17 countries were contributing, 44 observatories, and we told them that we were going to look at a particular star in the sky, a very faint star, which was this X-ray binary system.
We would record with SAS-3 the X-ray burst, and we wanted them to record--
in the radio, in the infrared, wherever possible, in the optical--
whether they would see a change in the appearance, in the optical or in the radio appearance.
In the summer of 1977, we saw 110 bursts from a particular burst source.
None of them were seen in the optical or in the radio--
We did it again in 1978 and then we succeeded.
This was in collaboration with Josh Grindley from Harvard, Jeffrey McClintock, who was my ex-graduate student--
he is now also at Harvard--
and my good friend Jan van Paradis from the University in Amsterdam, who worked with me at the time here at MIT.
This was a splashing result--
simultaneous observation of an optical flash with an X-ray flash--
and it was on the cover sheet of Nature, which is a very prestigious journal in which people publish, so we were extremely happy.
I do want to show you the simultaneous events but not the 1978 event, but I'll show you one that is more impressive that my colleague Holger Pedersen observed a year later, when he did the optical work from Chile.
This is that observatory that I mentioned to you earlier.
I have been there many times myself.
It's in La Silla, 2,400 meters above the ground.
This is where the atmospheric pressure is only three-quarters of an atmosphere, and where you can't boil a soft-boiled egg because the temperature of boiling water is only 92 degrees.
Okay, here is the optical flash that Holger observed, and we were looking with the Japanese satellite, which was called Hakucho.
SAS-3 I think was no longer operating at the time.
You see here the time of the optical signal, so this is the strength of the system in quiescence and then the X-ray burst occurs, and we see here clearly an optical flash, and here you see the X rays from Hakucho.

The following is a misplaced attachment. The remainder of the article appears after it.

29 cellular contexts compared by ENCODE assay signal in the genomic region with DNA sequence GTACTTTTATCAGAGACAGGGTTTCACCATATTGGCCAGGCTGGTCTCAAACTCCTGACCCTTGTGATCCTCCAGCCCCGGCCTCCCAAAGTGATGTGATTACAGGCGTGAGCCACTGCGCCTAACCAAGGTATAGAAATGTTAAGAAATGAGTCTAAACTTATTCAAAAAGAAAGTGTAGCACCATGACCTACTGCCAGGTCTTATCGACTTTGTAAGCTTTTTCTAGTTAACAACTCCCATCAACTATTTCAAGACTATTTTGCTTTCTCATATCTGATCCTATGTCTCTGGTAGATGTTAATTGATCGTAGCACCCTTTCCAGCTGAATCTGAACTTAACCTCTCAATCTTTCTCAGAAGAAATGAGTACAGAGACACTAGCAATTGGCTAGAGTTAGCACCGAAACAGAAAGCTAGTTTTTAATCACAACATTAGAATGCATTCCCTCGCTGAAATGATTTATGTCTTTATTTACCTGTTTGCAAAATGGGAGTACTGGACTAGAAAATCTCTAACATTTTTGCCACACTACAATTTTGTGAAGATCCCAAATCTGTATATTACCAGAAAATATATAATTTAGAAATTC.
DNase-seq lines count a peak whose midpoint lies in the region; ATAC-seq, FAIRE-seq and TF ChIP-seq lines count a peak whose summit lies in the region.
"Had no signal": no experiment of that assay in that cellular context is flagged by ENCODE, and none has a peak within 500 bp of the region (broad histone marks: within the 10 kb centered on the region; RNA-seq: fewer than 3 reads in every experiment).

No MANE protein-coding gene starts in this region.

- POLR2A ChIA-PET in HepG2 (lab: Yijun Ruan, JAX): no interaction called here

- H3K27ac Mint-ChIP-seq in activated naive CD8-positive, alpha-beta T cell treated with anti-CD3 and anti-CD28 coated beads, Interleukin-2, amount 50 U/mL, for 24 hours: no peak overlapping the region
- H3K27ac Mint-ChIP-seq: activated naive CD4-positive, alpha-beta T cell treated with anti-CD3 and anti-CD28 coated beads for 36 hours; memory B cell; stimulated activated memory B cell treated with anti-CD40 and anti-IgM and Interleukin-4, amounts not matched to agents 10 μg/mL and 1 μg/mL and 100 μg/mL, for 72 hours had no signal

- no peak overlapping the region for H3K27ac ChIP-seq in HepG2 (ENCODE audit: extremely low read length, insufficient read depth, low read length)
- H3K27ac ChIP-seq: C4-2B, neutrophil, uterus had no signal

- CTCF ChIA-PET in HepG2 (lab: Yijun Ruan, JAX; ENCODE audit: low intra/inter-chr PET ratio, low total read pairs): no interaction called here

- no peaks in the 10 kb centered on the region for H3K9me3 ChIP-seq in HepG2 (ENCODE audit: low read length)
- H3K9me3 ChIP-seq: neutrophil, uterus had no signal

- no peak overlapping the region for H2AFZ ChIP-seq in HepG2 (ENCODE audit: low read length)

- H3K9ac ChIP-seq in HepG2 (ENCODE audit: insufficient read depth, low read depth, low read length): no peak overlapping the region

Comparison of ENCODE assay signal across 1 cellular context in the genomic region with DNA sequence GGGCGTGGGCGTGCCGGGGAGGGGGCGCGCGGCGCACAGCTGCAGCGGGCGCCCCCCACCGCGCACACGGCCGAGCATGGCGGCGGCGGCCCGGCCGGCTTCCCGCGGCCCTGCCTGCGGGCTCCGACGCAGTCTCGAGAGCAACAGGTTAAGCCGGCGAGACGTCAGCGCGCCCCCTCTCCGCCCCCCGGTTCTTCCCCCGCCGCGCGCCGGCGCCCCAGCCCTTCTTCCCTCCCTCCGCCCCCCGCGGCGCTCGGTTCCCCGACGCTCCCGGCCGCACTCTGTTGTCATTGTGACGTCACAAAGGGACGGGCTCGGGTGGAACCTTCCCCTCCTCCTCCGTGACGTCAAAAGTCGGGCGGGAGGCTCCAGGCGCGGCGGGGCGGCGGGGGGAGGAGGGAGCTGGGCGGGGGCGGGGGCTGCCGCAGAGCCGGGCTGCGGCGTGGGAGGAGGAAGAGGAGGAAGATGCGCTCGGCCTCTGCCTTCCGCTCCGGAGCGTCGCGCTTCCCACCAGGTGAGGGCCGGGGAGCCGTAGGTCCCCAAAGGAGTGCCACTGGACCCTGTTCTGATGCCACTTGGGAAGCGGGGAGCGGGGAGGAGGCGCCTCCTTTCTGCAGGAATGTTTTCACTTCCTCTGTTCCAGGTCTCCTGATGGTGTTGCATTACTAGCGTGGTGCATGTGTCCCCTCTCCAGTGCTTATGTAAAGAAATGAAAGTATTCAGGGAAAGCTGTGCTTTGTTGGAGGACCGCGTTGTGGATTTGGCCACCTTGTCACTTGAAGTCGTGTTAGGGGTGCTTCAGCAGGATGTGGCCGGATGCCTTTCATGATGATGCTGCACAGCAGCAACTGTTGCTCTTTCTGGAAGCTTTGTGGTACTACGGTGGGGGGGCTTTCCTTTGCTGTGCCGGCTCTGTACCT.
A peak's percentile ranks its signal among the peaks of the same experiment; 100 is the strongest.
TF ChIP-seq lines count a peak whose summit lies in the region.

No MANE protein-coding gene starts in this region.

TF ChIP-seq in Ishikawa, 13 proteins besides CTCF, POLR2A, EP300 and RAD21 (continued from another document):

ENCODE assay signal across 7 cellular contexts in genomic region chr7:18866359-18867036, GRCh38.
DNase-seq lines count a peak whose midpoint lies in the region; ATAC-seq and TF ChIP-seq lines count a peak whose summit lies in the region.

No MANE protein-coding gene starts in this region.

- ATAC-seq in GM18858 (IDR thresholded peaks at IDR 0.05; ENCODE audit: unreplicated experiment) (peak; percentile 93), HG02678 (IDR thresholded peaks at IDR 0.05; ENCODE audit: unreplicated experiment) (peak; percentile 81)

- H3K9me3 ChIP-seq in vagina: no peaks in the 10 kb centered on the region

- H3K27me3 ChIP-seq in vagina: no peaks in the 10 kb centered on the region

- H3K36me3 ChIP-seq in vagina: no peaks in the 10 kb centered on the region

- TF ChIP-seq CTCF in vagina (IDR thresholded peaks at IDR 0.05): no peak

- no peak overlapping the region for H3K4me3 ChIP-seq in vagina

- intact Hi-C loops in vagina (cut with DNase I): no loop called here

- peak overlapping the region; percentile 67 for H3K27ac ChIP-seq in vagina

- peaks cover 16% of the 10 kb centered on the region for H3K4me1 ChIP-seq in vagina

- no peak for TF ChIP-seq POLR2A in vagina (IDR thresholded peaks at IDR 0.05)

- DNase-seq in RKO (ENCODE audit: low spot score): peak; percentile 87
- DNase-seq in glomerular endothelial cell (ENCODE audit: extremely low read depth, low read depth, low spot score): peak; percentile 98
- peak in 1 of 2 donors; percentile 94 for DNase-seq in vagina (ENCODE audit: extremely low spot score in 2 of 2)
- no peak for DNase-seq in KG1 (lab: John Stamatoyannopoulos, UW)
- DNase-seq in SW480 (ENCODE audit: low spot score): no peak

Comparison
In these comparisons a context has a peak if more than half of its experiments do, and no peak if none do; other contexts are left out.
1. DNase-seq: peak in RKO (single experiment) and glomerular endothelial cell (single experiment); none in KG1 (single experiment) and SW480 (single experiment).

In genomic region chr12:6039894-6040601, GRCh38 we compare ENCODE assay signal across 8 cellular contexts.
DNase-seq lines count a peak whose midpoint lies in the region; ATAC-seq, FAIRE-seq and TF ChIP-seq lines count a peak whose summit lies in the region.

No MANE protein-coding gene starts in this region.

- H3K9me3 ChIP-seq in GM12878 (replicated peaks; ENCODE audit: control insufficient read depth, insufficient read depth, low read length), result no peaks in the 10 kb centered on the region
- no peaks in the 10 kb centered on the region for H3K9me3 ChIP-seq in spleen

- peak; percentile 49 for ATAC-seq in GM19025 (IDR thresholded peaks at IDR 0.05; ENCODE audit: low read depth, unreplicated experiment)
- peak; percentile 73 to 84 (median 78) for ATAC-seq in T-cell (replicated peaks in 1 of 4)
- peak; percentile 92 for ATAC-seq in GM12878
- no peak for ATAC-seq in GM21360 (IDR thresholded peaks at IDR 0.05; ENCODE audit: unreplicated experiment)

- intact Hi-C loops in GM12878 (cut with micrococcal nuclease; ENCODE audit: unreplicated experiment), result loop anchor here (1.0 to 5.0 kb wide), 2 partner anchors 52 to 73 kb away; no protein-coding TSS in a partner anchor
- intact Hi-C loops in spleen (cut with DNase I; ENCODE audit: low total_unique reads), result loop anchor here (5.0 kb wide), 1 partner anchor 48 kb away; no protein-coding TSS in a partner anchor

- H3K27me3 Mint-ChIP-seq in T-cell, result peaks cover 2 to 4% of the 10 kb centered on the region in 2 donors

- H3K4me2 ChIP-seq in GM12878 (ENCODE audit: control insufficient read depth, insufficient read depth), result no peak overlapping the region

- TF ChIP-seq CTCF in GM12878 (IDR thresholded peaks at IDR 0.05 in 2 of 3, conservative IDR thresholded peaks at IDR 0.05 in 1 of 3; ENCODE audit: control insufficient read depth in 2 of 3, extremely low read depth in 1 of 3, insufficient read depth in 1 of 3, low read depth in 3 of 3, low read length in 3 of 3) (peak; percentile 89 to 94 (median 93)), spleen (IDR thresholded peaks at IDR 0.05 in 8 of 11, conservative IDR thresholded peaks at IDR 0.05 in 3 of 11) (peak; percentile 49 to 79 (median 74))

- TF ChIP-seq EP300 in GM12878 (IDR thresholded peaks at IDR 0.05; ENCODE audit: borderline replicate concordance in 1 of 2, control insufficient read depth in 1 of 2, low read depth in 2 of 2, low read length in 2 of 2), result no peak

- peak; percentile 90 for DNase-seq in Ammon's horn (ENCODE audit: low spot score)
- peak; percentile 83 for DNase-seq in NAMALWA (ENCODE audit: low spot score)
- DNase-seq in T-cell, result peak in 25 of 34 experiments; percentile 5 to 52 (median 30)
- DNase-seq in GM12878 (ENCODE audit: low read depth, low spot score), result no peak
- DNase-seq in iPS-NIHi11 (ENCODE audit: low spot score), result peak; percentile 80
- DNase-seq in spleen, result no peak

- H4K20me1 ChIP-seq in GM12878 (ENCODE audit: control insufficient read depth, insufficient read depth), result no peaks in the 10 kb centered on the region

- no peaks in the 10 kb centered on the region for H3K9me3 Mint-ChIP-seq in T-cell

They look very similar, but now comes the interesting part.
Of course, I have scaled them up here on the view-graph so that they have the same height.
That's just artificial, of course.
But now comes the interesting part.
If I overlay them, then look at the blue line, which is the optical--
it's clearly delayed relative to the X rays, and that was our goal.
And this was really a very clean observation, cleaner than our 1978 observations, and if you move the optical back--
or the X-ray forward, whichever you want--
by about two seconds, then they almost exactly overlap.
And so this was conclusive evidence that the dimensions of the disk, of the accretion disk around these neutron stars, had typical dimension of about two light-seconds, of that order.
We suspected that, for other reasons, but nevertheless, this was the conclusive evidence.
The bad news is that during my past term that I was lecturing 8.01, I have been able to do nothing but 8.01--
no research at all.
And I think you have all the right to feel guilty about this.
Now, the good news is that I enjoyed it, and whether you like it or not, you were on my mind almost all the time, day and night.
I had even nightmares about it, and a typical nightmare that I would have is the following.
I would come into 26.100, but I lost my lecture notes and I couldn't find them and I was completely ill-prepared, but I would start my lectures anyhow, and you would start laughing at me and I would wake up in sweat.
I don't think we need Freud to explain that dream.
Now, I have enormously enjoyed lecturing 8.01, and in a way, you have touched my life and I trust that I, too, have touched your life.
Now, I make myself no illusions.
I am sure that you will very soon forget Kepler's Third Law, although I hope it won't be before Monday, when we have the final.
And you will probably also forget how to properly apply the conservation of angular momentum.
But perhaps you will always remember from my lectures that physics can be very exciting and beautiful and it's everywhere around us, all the time, if only you have learned to see it and appreciate the beauty.
And surely, when you go on your first monkey hunt, wearing your own safari hat, or when you will orbit the Earth and you want to throw a ham sandwich to your friend, you may be thinking of me.
And I hope those will be happy memories.
I wish all of you the very best, and I thank you for attending my lectures.
LEWIN: Thank you.